Talking Baseball – The Mets Medical Staff


Moving on to the current Mets subject that is sweeping the nation…

Sandy Alderson says he has full confidence in the Mets medical staff and it isn’t their fault if a ballplayer trips over a base or is hit in the head by a bat.

The other side says it’s not the tripping or errant bat hit that is troubling them, but it’s the diagnosis and medical plan past the initial injury.

And even more say, like recent decisions made by Steven Matz and Noah Syndergaard, it’s a complete lack of respect by the players for the diagnosis and treatment put in place by the Mets.

What are your thoughts on this?

Reese Kaplan says –

Everyone seems to forget a baseball club is a business like any other.  Whatever works in business should also apply in the setting of a sports/entertainment enterprise.

Towards that end, I find it laughable that the club allows its employees to dictate how to handle injuries.  The recent situations with Noah Syndergaard, Steve Matz, Matt Harvey and others seem to indicate that the inmates are indeed running the asylum.  Furthermore, not only do you employ medical professionals paid to make these judgments, but you also have baseball people with years (some might say TOO MANY) who should know when watching a ballplayer whether or not he is healthy enough to take the field.

Players are under contract to the ballclub and as such are taking huge sums of money in exchange for providing their athletic services.  Along with the salary comes certain terms and conditions such as moral turpitude, performance enhancing drugs and gambling.  Why should the employer expect then to let players set their own rules?

The answer is not necessarily that the medical staff is unqualified, but the management team has lost the respect of the players it pays.  Jim Bouton in Ball Four talked about the pecking order and a superstar ballplayer theoretically outranks everyone up to and including the GM  Where are the Wilponzis in all of this mess?  They chose the management team and they are allowing the decision makers they entrust to run the franchise into the ground. 

Do you remember the end of the Omar Minaya reign with the Tony Bernazard implosions?  It's starting to feel that same way again.

Tom Brennan says –

They blew it medically on two key players, Yoenis Cespedes and Noah Syndergaard.  Case closed.

Peter Hyatt says –

**Matt Harvey is considerably leaner right now.  Although we have talked about his conditioning and love of alcohol, it has finally reached the attention of Keith Hernandez.  Who is overseeing the condition programs?  Who is discouraging night life?  Who has not been inspiring better conditioning? Matt finally may have gotten the memo but we cannot know what the extra weight, alcohol, less sleep, etc, has impacted him.  As a top notch athlete, he was recently unprepared for a start date moved up.  Where is the accountability?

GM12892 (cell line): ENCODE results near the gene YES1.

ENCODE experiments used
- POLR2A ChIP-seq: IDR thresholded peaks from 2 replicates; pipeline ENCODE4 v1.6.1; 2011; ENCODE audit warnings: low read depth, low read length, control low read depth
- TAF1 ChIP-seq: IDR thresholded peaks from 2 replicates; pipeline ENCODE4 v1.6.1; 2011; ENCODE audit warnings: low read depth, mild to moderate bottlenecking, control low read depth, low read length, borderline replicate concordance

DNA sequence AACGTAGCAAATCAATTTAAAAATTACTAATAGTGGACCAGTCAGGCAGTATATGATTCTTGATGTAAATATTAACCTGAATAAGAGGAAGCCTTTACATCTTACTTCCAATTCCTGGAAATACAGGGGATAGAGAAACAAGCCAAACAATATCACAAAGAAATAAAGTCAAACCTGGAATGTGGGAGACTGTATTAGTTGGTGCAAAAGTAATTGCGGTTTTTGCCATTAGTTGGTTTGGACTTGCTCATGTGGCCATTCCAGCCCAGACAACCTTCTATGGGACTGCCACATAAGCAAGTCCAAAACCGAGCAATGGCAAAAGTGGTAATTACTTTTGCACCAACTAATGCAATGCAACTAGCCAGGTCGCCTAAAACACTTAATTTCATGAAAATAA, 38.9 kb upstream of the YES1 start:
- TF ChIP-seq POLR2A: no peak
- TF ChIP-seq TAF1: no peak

What of Yoenis' penchant for not running, halting, not sliding, etc, and his leg injuries?  Recall before the season started, we talked about his possible injuries, his PR-inflated workout and the lack of leadership on this team. 

(And even more say, like recent decisions made by Steven Matz and Noah Syndergaard, it’s a complete lack of respect by the players for the diagnosis and treatment put in place by the Mets. What are your thoughts on this?)

Here, again, is the lack of leadership.  As an employee, if Noah did not want to take the MRI, he should have been scratched from the line up.

What brought him to this level of insubordination? 

This is a team that lacks strong moral leadership.  They have talent up and down, yet, when players are not held accountable, it impacts team and it impacts younger players. 

This team could end up being the newest version of "The Wrong Season."

Playing contracts over productivity is madness. 

Allowing kids to run the show is folly. 

There is a small window of opportunity for elite athletes to win.  Few make it while being undisciplined and the few that do, do not translate into a dynasty.

This team needs a new manager, GM, conditioning coach and pitching coach. 
Whether you make minimum MLB wage, or 20 million, you must be held to the same standards.  If my boss asked me to get to bed early and I was being paid millions, I would not need a reminder. 

What team does not plan for contingencies?

We may see Jay Bruce lead the Mets in home runs with Michael Conforto a close second.  Watch how this impacts Cespedes.  Not being "El Hombre" dramatically changes his body language into brooding.

I used to love Gary, Keith and Ron as a team.  Now, all three rarely appear together and Ron has begun to channel his inner-ESPN where all he can do is go from pedantic moral narcissism to faux medial records.  While talking to the audience, when he says, "this is for you folks", there is no Keith to smirk him back to earth.  I think Alderson' impact on our broadcasting is entirely too much.  Shilling for contracts versus honest commentary will lose fans just as batting .125 will.

 No accountability.  Will Collins excuse Reyes for the arrogant stroll?  He did not take Reyes out.  The reply is infuriating. This is why the team is the way it is.  No leadership, no accountability . There is no way to get back the April games lost with .125 and .150 average between Reyes and Grandy, while AAAA players would hit higher.  At least Keith Hernandez is fuming. 

Other than this, I don't really have much to say. 

Richard Herr says –

It's a little hard to tell what happened in many instances with the injuries. We don't know what the doctors saw on whatever imaging (X-ray, CAT Scan, MRI) was done on the player's injury. We don't know what the doctor told management.  We don't know what was told the player. We don't know how well the player complied with his instructions.  We're only conjecturing.